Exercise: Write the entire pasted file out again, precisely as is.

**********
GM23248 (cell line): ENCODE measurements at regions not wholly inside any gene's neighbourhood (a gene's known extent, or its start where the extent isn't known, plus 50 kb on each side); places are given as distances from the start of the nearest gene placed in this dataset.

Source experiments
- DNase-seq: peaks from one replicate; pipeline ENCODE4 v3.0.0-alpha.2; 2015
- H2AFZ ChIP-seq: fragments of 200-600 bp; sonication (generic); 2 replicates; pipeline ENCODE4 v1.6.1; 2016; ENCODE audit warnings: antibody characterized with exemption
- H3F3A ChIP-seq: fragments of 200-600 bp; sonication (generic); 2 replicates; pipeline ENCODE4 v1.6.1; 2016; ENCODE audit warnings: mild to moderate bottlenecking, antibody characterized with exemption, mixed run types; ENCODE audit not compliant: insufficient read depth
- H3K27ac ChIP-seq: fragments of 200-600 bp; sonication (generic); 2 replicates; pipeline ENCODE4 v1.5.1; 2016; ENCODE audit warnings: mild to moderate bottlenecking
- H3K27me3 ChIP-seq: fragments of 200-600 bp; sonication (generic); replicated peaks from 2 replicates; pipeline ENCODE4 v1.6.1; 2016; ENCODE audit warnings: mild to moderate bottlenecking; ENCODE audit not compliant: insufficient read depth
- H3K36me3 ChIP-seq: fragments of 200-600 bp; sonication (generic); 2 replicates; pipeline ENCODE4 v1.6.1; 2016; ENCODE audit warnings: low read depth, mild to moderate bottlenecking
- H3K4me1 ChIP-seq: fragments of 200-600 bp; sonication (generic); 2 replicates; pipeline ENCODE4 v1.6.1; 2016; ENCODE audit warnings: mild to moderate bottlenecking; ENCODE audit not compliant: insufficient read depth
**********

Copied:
GM23248 (cell line): ENCODE measurements at regions not wholly inside any gene's neighbourhood (a gene's known extent, or its start where the extent isn't known, plus 50 kb on each side); places are given as distances from the start of the nearest gene placed in this dataset.

Source experiments
- DNase-seq: peaks from one replicate; pipeline ENCODE4 v3.0.0-alpha.2; 2015
- H2AFZ ChIP-seq: fragments of 200-600 bp; sonication (generic); 2 replicates; pipeline ENCODE4 v1.6.1; 2016; ENCODE audit warnings: antibody characterized with exemption
- H3F3A ChIP-seq: fragments of 200-600 bp; sonication (generic); 2 replicates; pipeline ENCODE4 v1.6.1; 2016; ENCODE audit warnings: mild to moderate bottlenecking, antibody characterized with exemption, mixed run types; ENCODE audit not compliant: insufficient read depth
- H3K27ac ChIP-seq: fragments of 200-600 bp; sonication (generic); 2 replicates; pipeline ENCODE4 v1.5.1; 2016; ENCODE audit warnings: mild to moderate bottlenecking
- H3K27me3 ChIP-seq: fragments of 200-600 bp; sonication (generic); replicated peaks from 2 replicates; pipeline ENCODE4 v1.6.1; 2016; ENCODE audit warnings: mild to moderate bottlenecking; ENCODE audit not compliant: insufficient read depth
- H3K36me3 ChIP-seq: fragments of 200-600 bp; sonication (generic); 2 replicates; pipeline ENCODE4 v1.6.1; 2016; ENCODE audit warnings: low read depth, mild to moderate bottlenecking
- H3K4me1 ChIP-seq: fragments of 200-600 bp; sonication (generic); 2 replicates; pipeline ENCODE4 v1.6.1; 2016; ENCODE audit warnings: mild to moderate bottlenecking; ENCODE audit not compliant: insufficient read depth